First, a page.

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Tuberculosis In The Former Soviet Union
Tuberculosis is still a very deadly disease – especially in the former Soviet Union.
The number of patients with very difficult to treat forms of tuberculosis is growing steadily in that part of the world. Officials from health organizations say it is an epidemic and it is not slowing down. More and more patients are found to have the non-treatable form of tuberculosis – XDR (extensively drug-resistant).
Though Ukraine, Russia and Central Asia are very different, they have one thing in common – people are not treated properly, and people are not aware that tuberculosis does not have to be so deadly, if only more time would be spent on educating the population, thus preventing the disease from spreading. Instead, those who become sick also become stigmatized, relatives turn away, neighbors stop speaking to them. They spend months in prison-like clinics, where equipment is outdated and medical and nursing staff are just as poor as their patients. Many leave without finishing their treatment and many come back again and again.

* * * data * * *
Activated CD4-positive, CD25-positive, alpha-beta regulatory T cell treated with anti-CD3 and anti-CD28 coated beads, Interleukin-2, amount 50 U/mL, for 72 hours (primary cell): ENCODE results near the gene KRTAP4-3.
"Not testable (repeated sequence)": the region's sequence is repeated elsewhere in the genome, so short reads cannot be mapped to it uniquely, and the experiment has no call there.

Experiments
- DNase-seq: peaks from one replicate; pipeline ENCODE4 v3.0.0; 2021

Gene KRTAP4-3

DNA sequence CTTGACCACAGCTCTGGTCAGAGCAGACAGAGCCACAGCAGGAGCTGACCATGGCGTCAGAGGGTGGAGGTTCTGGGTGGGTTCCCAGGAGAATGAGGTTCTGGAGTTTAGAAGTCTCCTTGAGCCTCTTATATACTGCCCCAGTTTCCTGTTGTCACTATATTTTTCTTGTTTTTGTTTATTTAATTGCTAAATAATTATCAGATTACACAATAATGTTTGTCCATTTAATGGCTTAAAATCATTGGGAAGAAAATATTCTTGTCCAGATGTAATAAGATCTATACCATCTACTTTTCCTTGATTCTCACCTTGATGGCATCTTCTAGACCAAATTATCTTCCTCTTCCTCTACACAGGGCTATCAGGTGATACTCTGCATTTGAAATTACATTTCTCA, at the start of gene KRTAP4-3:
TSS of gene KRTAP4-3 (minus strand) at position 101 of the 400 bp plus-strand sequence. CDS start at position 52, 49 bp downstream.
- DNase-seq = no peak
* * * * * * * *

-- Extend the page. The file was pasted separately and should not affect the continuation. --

In that part of the world, unemployment levels are high, most young people are left jobless and spend their time taking drugs, using the same needles and having unprotected sex. Many end up HIV positive. But they do not die from developing AIDS, they die much quicker – from tuberculosis. Most of them do not even know they are sick, till it is too late.
I have been working on this story since 2008. It first started as an assignment from Doctors Without Borders in Chechnya, and quickly grew into a much larger project, involving several countries, dozens of hospitals and clinics, and hundreds of doctors and patients. I have seen very little change in the past few years, but I hope that now, when my project is complete, any attention it receives will bring some change at least to the people involved.
Misha Friedman is a documentary photographer who has worked for various NGOs, including Médecins Sans Frontières, documenting the humanitarian crisis in Northern Uganda, urban violence in Nigeria, Kala Azar in India, and civil war in Darfur.
Recent projects deal with the tuberculosis epidemic in the former Soviet Union, and corruption in Russia.